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Launch of Pono Studio Headphones
Old 25th March 2014
  #1801
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Quote:
Originally Posted by bogosort View Post
Where is it stated? The only difference between a 10 kHz sine wave and a 10 kHz square wave is that the latter also contains sine waves at 30 kHz, 50 kHz, 70 kHz, and so on. So if you can hear a difference that isn't due to distortions caused by nonlinearities, it can only be because you are hearing 30 kHz.

Obviously neither you nor anyone else can hear 30 kHz, so if you do hear a difference, it is because your headphones are whatever are creating intermodulation distortion products in the audible range. In other words, if you had better equipment, you wouldn't hear a difference.
You left out 20k in your list.
10k 1st harmonic (fundamental)
20k 2nd harmonic (1st overtone)
30k 3rd harmonic (2nd overtone) etc.
Old 25th March 2014
  #1802
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Quote:
Originally Posted by 21doors View Post
Do this test:
stream Youtube from your computer, listen through headphones.
Later listen to the same video on your phone's youtube app.
If you are as unlucky as me, you will discover some VERY strange stuff happening... like mono and phase shifts.
Is it due to wifi? 4G? Servers getting overloaded? Phone's battery too low? IDK
Aside from the fact the computers audio interface is completely different to the DA in your phone, it's most likely due to the mobile app streaming the video at a lower bitrate automatically. Youtube videos are selectable in quality rates (by clicking on the little cog symbol) stated as image resolution of 144p, 240p, 360p, 480p and then HD formats 720p and 1080p (assuming the video was uploaded in HD format in the first place). The higher this setting, the better quality both the video and audio streams are.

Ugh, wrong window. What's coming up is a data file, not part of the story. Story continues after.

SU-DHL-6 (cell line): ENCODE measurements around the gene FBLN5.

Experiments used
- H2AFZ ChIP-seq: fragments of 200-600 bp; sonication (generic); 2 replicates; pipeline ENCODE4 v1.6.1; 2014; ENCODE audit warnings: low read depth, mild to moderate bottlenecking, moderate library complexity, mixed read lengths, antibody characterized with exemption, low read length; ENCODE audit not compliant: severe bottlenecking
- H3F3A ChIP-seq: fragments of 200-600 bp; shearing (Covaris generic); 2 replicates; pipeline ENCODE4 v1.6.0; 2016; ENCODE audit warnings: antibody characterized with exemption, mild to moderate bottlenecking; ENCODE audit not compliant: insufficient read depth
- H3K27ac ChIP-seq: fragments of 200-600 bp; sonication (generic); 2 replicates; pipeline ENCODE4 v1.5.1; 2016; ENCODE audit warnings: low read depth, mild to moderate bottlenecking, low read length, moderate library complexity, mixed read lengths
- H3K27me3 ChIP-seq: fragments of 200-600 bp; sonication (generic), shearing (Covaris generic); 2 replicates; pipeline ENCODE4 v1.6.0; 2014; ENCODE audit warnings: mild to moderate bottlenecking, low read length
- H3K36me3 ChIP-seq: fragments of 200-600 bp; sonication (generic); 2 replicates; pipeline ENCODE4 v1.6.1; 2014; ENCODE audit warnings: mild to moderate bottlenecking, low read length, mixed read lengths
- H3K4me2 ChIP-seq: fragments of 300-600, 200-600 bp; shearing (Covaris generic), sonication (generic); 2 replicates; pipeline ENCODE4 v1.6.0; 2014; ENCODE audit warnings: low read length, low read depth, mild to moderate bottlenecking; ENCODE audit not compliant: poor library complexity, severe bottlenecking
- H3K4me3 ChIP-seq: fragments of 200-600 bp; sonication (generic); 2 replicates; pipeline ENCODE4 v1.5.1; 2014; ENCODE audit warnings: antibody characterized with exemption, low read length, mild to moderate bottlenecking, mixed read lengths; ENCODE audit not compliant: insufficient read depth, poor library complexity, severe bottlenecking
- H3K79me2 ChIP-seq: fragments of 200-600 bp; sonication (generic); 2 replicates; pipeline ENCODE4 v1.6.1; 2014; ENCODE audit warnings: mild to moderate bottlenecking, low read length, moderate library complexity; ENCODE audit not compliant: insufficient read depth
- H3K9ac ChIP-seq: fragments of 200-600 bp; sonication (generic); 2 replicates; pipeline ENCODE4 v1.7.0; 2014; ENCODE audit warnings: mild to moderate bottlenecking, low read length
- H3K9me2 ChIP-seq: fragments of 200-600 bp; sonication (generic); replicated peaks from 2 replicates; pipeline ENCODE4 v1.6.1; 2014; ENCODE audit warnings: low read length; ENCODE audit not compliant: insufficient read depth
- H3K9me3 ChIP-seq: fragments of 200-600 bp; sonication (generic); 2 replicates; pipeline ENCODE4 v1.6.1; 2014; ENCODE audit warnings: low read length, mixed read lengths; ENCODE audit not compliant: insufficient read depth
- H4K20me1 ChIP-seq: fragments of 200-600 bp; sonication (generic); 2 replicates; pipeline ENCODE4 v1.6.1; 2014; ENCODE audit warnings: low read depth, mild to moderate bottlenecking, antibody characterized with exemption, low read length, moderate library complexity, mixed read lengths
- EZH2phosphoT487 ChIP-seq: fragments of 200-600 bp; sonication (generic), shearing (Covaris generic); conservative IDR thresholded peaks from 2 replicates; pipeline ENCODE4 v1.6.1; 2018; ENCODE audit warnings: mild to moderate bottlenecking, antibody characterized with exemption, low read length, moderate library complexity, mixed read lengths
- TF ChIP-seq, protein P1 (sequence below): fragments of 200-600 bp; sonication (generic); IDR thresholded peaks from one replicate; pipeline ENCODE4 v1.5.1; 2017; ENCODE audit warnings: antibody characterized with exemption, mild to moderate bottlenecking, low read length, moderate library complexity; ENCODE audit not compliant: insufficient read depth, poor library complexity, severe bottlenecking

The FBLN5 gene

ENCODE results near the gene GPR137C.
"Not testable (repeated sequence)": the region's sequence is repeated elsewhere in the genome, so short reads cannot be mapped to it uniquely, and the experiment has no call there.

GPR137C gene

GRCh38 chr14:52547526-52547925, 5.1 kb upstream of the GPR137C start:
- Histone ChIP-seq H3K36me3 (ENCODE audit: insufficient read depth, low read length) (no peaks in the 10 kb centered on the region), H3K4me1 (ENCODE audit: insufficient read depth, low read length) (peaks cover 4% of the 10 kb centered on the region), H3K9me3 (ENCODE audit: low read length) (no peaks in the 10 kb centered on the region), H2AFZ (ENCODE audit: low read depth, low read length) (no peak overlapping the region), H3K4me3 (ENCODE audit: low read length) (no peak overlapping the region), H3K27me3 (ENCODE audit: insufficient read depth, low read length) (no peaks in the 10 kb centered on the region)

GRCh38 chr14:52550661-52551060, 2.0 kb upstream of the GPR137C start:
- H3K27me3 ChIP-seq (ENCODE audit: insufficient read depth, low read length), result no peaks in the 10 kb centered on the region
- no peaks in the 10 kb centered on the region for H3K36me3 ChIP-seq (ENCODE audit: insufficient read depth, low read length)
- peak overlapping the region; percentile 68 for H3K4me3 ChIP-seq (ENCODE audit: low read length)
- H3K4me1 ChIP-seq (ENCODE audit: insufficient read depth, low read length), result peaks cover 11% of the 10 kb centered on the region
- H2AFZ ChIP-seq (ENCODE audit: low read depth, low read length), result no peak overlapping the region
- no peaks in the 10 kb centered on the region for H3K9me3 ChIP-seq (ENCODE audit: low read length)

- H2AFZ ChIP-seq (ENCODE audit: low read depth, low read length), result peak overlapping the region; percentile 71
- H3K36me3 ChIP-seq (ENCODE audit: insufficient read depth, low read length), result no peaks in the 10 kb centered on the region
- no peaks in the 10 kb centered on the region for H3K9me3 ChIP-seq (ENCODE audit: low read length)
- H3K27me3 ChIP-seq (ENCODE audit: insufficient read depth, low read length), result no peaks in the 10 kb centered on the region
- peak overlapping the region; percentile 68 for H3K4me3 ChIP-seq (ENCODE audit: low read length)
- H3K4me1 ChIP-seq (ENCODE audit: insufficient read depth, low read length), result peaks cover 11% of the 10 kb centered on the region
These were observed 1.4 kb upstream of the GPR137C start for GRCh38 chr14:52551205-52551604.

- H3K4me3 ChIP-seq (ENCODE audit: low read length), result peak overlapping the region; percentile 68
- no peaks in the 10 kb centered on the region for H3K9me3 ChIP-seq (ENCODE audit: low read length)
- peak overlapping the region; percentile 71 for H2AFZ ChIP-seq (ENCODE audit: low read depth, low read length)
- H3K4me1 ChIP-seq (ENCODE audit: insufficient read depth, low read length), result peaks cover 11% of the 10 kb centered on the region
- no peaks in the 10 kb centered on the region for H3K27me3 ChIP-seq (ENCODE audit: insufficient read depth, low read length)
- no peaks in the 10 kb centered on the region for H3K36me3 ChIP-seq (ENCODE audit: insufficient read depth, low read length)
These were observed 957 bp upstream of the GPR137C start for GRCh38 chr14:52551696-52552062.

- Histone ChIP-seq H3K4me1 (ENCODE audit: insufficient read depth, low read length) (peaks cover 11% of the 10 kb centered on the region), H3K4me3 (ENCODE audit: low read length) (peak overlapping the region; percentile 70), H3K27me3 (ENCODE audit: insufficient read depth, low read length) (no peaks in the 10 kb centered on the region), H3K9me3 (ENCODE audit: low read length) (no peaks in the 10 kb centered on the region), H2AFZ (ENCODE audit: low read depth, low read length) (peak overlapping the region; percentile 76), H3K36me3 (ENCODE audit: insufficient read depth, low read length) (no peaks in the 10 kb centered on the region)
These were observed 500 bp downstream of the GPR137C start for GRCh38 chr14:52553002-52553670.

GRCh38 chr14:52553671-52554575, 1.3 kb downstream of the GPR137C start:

Whenever I try to watch a youtube vid on my ipad in browser it first starts playing it at 360, I have to click on little cog symbol to change it to 480 or higher if available. I don't actually have the app version installed so can't comment on whether that cog symbol is visible or not.
Old 25th March 2014
  #1803
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Quote:
Originally Posted by O.F.F. View Post
You left out 20k in your list.
10k 1st harmonic (fundamental)
20k 2nd harmonic (1st overtone)
30k 3rd harmonic (2nd overtone) etc.
You're thinking of a saw wave, square wave is odd harmonics only, not the even harmonics (20khz would be an even harmonic for a 10khz fundamental)
Old 25th March 2014
  #1804
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Quote:
Originally Posted by Arthur Stone View Post
the study does identify an ultrasound mechanism/pathway that is a component in hearing.
It is not a component of hearing if we do not hear it. The term Ultrasound means exactly that: It is beyond sound. We have no reason to believe that we perceive it until there is any evidence that we do.

Quote:
It's apparent that ultrasound has an effect on the hearing mechanism & that's why I advocate further studies.
Ultrasounds being detected by measuring instruments does not mean they have an effect on the hearing mechanism.

Alistair
Old 26th March 2014
  #1805
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Quote:
Originally Posted by Mixerman View Post
Apparently, the secret handshake comes in the form of emails and phones calls, but THIS is pretty clear evidence that the tech industry has no problem colluding.
The tech industry indeed has no problem colluding. NO industry does. The music industry doesn't seem to mind it either.

I'm in the tech industry and the colluding over wages in the valley really ticked me off.

That hardly proves the tech industry is at fault for decreasing music prices...
Old 26th March 2014
  #1806
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Quote:
Originally Posted by jkorten View Post
There are many problems with a low sample rate and you folks who cling to 44.1kHz are really just barking up the wrong tree here. There are many benefits to using a higher sample rate.
There really is only one benefit, the inclusion of higher frequencies outside the human hearing.

I haven't done a/b/x testing between an analog 10k square wave and one done in the digital domain at 44.1k. I don't have any way of doing so. But if you can hear the difference in a/b/x testing that would be interesting.

Please describe the details of the test, in particular, your success rate in picking out the offending digital one. Seriously interested...